Last Friday, Recep Tayyip Erdogan, President of Turkey, signed a decree to convert the former Basilica of Hagia Sophia into a mosque. The emblematic cathedral, great importance for both Christians and Muslims, will become a place of worship for the Muslim religion from July 24, thus opening a series of political conflicts with the European Union and especially with Greece, which described the action as a provocation.
«A provocation to the civilized world«, as the Greek Minister of Culture, Lina Mendoni, described the recent decisions of Erdogan, in addition, representatives of the Greek church accused the Turkish president of using the cultural heritage of Hagia Sophia as an instrument for his political purposes.
The tense relations between Greece and Turkey have found how to sharpen due to refugee and migrant issues, although the disputes of both countries date back to the fall of the Ottoman Empire, the director of the Greek Institute of International Relations, Konstantinos Filis, assured AFP, that the action will be taken as a provocation not only by Greece but also by the West thus worsening diplomatic relations, he also emphasized that the Turkish president would have a double message, «Turkey’s aggressiveness for a year in the region: its attempts to exploit energy resources in the southeast Mediterranean, followed by the invasion of northern Syria and recently Iraq, as well as its interference in the conflict in Libya«.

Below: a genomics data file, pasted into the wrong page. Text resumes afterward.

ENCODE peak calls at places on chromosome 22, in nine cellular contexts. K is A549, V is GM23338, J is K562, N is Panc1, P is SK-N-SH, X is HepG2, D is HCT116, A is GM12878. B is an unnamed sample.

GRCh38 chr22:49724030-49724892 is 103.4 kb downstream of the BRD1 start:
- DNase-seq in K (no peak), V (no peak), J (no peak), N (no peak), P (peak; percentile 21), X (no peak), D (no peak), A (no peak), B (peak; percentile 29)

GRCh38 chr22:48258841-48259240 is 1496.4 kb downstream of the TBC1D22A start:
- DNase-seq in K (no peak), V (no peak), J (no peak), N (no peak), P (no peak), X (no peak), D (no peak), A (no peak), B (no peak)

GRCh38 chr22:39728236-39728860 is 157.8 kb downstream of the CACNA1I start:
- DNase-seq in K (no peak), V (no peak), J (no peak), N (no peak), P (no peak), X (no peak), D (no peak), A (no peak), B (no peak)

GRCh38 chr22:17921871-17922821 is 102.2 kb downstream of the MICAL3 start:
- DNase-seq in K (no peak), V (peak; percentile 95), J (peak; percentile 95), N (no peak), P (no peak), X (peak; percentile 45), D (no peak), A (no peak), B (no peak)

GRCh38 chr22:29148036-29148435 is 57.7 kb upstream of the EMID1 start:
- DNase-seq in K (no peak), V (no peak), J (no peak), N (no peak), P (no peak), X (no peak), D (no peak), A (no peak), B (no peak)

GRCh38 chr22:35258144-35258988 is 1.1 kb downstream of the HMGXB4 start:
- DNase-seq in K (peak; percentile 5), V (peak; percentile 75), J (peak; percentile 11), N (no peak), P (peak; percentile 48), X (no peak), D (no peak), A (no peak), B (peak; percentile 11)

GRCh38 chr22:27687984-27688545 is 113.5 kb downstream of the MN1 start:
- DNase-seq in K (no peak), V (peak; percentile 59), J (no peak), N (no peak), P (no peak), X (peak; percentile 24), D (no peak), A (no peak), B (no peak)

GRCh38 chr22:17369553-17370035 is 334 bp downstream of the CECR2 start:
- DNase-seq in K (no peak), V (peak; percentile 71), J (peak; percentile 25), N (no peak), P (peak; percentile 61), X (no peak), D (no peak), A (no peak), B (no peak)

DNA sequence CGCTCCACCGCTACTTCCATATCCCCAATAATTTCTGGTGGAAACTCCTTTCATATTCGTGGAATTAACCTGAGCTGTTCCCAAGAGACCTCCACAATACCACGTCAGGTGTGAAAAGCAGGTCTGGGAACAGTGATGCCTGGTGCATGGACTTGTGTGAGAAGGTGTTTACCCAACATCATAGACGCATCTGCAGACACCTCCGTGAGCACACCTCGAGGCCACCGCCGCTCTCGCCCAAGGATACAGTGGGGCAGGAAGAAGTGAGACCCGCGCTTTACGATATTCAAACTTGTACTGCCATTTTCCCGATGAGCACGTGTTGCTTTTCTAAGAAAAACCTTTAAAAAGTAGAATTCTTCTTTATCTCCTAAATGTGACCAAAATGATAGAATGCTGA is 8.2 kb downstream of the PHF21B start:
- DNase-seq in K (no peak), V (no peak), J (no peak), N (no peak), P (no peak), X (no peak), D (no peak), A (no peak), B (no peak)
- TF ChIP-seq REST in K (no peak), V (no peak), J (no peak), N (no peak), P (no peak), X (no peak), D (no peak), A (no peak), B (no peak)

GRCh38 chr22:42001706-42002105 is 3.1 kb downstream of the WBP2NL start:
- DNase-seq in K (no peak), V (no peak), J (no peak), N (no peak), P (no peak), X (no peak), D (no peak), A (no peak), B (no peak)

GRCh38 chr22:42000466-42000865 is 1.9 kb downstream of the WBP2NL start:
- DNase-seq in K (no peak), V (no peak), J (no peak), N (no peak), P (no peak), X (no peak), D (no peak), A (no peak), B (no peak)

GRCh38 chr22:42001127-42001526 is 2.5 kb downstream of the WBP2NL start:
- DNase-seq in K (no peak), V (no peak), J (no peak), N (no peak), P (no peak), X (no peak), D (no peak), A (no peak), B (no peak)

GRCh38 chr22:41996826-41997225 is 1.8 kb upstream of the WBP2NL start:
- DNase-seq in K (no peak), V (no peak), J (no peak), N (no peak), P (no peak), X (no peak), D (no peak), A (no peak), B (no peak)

The controversy caused by the decisions of the Danistay (Turkish Administrative Court) was felt by Pope Francis, “My thoughts go to Istanbul. I think of Hagia Sophia. I am very sorry«, and by UNESCO, which through its website criticized the measures adopted by the Turkish nationalist government, assuring that they had been taken without prior dialogue and because the building has been a cultural heritage since 1985, each change must be communicated and then reviewed by the UNESCO committee.
THE BASILICA OF SANTA SOFIA
It was the jewel of Constantinople, the capital of the Byzantine Empire. Despite the fact that there are almost no traces of the original – burned by the revolts in Constantinople in 404 – it preserves marble pieces from the time of the second reconstruction, the current version is the third one built on the site. The previous ones were destroyed in 404 and 532. It was converted into a museum in 1934 before it was first a basilica and then a mosque.